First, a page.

The Chart du Jour
"My partners and I bought this little office building in North Jersey as few months ago," one friend explains. "We fixed it up a bit and thought that we could lease it out as office space to Doctors from a nearby hospital. We were about to sign such a lease deal when someone plowed in and offered us double what we paid for the building six months ago. It's crazy. I've never seen anything like it. If this all ends badly, it's going to end really badly."
And this is not a one-off story. I for one can tell the following tale on the residential real estate front. In 1993, I bought a house in Short Hills, NJ for $660,000 -- a princely sum at the time I thought given that the house had zero acreage, was in need of a new heating system, and had a somewhat tacky 1950s kitchen. In 1997 I tried to sell the house for slightly more than I paid for it, and after three months on the market found no takers. I decided to withdraw the house from the market and wait a bit. Just over a year later, by July 1998 New Jersey real estate was on fire again and I got lifted out of the house for $912,000. The buyer worked at Morgan Stanley and put down less than 20% cash. But who was I to care how much leverage he was using. I was out of my house and quite happy about it.
Well that same house, one or two cosmetic changes later, just sold for $1,400,000. If the newest buyer is also financing the house again for 20% down, some mortgage company is now lending a total mortgage amount equal to two times the total value of the house just three years ago. If this is not credit excess and dangerous inflation, what is?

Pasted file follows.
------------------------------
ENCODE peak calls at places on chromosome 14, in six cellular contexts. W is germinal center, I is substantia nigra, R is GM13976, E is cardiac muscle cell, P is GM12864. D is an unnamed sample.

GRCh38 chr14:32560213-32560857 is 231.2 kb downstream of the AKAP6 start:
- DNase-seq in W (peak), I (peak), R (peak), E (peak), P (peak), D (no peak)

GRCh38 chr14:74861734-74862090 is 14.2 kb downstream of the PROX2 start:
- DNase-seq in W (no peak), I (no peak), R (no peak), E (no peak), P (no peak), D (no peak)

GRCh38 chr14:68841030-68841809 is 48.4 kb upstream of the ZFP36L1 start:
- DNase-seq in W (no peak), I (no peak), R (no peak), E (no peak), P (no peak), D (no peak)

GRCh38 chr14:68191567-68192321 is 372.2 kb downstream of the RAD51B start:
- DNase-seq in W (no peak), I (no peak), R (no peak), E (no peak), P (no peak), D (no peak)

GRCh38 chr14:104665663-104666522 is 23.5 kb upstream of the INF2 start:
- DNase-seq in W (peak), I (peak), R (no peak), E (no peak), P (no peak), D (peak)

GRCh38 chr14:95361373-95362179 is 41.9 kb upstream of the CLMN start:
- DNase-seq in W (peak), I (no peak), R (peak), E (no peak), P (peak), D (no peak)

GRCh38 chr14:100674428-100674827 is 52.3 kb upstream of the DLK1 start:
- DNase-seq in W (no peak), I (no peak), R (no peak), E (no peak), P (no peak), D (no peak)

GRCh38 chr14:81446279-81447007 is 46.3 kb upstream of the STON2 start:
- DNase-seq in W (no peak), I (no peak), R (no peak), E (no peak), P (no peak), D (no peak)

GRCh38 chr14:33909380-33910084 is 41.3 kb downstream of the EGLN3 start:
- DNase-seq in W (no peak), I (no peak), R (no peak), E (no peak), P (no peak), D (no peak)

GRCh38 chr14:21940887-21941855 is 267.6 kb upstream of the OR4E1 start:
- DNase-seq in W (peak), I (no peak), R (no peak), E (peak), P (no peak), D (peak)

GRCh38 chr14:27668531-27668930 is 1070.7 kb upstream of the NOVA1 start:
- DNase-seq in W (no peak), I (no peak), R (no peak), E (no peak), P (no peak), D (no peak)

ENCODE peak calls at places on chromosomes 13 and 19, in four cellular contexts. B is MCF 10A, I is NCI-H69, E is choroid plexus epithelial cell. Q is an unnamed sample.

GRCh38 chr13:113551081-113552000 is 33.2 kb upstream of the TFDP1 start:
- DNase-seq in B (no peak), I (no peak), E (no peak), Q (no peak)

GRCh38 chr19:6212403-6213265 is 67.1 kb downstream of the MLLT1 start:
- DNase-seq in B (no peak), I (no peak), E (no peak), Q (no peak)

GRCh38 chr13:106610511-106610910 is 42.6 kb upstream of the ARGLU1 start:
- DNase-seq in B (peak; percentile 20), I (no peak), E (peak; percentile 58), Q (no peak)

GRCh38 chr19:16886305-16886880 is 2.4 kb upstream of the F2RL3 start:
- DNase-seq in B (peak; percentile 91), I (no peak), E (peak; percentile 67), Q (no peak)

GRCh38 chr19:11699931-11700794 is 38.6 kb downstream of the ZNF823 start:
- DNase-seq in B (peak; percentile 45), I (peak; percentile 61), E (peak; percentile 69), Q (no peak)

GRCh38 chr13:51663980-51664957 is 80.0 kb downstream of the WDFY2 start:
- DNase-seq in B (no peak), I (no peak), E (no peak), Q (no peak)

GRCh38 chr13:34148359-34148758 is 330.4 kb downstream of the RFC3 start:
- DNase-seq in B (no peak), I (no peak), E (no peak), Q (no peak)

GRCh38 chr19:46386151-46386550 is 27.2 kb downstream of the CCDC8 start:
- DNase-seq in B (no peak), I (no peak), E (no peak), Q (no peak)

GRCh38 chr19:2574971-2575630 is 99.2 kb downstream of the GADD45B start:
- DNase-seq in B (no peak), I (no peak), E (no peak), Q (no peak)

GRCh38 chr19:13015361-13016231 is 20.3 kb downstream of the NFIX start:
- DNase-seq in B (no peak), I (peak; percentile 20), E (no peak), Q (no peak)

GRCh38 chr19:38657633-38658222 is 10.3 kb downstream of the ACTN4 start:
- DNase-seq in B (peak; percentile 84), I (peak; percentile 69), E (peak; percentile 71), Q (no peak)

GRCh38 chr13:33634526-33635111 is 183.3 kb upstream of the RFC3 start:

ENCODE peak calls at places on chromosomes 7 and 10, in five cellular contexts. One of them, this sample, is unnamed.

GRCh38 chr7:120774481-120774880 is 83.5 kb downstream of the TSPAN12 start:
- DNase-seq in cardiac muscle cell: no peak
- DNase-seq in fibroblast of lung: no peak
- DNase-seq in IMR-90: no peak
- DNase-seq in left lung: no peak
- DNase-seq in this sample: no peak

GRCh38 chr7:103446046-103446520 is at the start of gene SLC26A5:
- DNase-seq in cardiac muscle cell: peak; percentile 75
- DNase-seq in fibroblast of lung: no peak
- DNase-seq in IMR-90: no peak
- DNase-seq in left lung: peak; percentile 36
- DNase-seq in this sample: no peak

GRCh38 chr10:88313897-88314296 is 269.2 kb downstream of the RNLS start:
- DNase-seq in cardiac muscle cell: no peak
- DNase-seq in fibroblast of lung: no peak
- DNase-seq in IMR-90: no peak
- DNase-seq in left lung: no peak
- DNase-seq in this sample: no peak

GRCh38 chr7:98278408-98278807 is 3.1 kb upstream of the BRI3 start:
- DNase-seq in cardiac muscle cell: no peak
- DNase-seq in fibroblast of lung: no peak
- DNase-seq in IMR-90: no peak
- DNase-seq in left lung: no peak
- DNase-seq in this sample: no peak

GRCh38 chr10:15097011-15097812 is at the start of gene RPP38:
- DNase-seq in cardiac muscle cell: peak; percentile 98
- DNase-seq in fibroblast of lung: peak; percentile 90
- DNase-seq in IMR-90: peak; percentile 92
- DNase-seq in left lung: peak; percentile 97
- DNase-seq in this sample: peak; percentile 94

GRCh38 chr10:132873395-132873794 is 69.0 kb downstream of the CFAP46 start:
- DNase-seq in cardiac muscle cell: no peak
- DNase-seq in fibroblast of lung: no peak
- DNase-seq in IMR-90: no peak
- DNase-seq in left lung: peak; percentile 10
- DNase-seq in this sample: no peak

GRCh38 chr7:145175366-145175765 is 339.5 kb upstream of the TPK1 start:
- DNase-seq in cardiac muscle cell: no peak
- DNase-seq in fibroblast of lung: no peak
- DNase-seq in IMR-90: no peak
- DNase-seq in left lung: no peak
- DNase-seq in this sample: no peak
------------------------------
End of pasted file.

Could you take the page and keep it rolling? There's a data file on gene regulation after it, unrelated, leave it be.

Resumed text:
We're sorry Mr. Greenspan but your "aw shucks, what inflation?" line today just does not ring true in suburban New Jersey, nor probably in most other U.S. locales. David Tice's and Jim Grant's ongoing warnings about excess credit creation via entities such as Fannie Mae and Ginnie Mae ring more true than your hollow words of comfort.
It took approximately eight years for one house in New Jersey to increase about 61.8% in value (between 1990 and 1998), and then just two years more to do so again. Shall we go for another 61.8% appreciation in just one year to complete a Fibonacci sequence?
Maybe I should put this all down to the wonders of America, and I obviously know that it has something to do with the ebullience of nearby Wall Street. But if Wall Street ever turns sour and those magic bonus checks stop, I don't want to be near the mortgage portfolio holding that loan origination.
We're sorry for the tirade, and the lack of a chart to go with it, but Wednesday's testimony on inflation just seemed to us a joke, particularly given such anecdotal stories as those above. The fact that people actually bought stocks on the comment is even more amazing.
But oh yes, that's right: Henry Blodgit was speaking as well -- it's time to buy AOL and Time Warner we are told. Get in front of those Merrill funds. One scary thought is that no matter what Mr. Greenspan ended up saying Wednesday, Blodgit's comments might well have still ruled the day. Any excuse for a rally, of course.
But the general naivete and short-sightedness of the investment public is truly amazing. Does AOL at $56 a share really represent that much of a compelling bargain? We think not. The world just hasn't changed that much since October 1998 for us to value AOL at over five times what it was trading for then -- even if the stock just retraced 50% in two months from its all-time 95 13/16 high.
Mr. Greenspan's and the average American investor's perspectives on prices and price changes are clearly very different - and at different ends of the spectrum. Greenspan thinks we have little price inflation; investors believe that almost any price is not too high to take an equity punt or to buy a piece of real estate. Sadly, both Greenspan and investors have lost their perspective. Both will be equally culpable for their lack of vision when the bubble-days end.
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